FreeKibble is a similar website. Started by Mimi Ausland at age 11, the website is designed with a daily trivia question. Unlike Free Rice, it doesn’t matter if you answer correctly, your interaction donates pet food to homeless animals in shelters across the country. Since it was launched in 2008, Free Kibble has donated over 18 million meals to homeless dogs and cats across the country.
Each day, as routinely as I check my email and post my Happiness is, I click into Free Kibble (and Free Kibble Kat and Free Kat Litter). It takes me approximately a minute to answer all 3 trivia questions and to “give” pet food and litter to shelter animals around the country.
2. Charity Miles
When I first heard about Charity Miles, I thought it was way too good to be true. Charity Miles is a free phone app that allows you to donate money to a number of charities while you exercise. The app donates 10 cents per mile biked and 25 cents per mile walked or run.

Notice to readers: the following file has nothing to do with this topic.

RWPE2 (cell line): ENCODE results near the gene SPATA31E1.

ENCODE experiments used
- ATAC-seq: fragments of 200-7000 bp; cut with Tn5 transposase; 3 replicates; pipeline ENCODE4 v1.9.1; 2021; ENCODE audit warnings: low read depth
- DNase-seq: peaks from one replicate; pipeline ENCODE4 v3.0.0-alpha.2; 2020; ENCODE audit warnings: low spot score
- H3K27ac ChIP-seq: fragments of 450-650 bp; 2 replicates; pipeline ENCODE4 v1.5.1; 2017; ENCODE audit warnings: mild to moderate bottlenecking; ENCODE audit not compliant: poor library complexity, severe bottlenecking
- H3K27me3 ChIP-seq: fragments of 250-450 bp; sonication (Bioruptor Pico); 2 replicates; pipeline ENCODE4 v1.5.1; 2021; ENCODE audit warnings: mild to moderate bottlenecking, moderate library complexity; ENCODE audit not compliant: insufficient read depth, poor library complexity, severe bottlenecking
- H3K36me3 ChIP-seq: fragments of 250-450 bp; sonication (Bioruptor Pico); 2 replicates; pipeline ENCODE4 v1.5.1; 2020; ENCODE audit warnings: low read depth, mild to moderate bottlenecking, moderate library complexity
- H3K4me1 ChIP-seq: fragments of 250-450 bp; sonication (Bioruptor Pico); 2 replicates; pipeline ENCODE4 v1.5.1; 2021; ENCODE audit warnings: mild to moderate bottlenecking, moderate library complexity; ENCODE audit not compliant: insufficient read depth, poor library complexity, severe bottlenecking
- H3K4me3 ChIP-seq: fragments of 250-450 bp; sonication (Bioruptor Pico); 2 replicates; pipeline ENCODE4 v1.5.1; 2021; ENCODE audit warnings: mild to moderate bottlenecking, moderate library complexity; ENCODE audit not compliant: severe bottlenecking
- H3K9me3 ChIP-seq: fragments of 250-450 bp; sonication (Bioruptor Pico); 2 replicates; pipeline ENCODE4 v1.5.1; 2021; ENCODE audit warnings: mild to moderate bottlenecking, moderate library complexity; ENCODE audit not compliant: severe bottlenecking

It’s certainly not an earth shattering amount of money – quick math says you’d need to run 4 miles before you even give a dollar, but let’s take a look on a larger scale.
I tracked 101.5 miles run in August. That’s $25.38 cents. It’s not a life-changing amount of money – but it is money that is going to a cause I care about for an activity I was going to be doing anyway. As I type this on September 23rd, I’m already over 100 miles this month. That’s another $25. If you’re going to be running, walking, or biking anyway, turn on Charity Miles.
This month, I’m running for the National Park Foundation but there are so many other worthy causes that need your mileage. I cannot express how these little donations add up. You have to start somewhere. Give that first quarter today.
3. Toilet Paper
This is perhaps my favorite quick switch of them all, because it requires only a bit of awareness and next to no change in lifestyle. When I was younger, I would collect toilet paper tubes and make them into wheels for Popsicle stick cars. I would make puppets and kaleidoscopes and any other craft that a 5-year-old with a glue stick could come up with.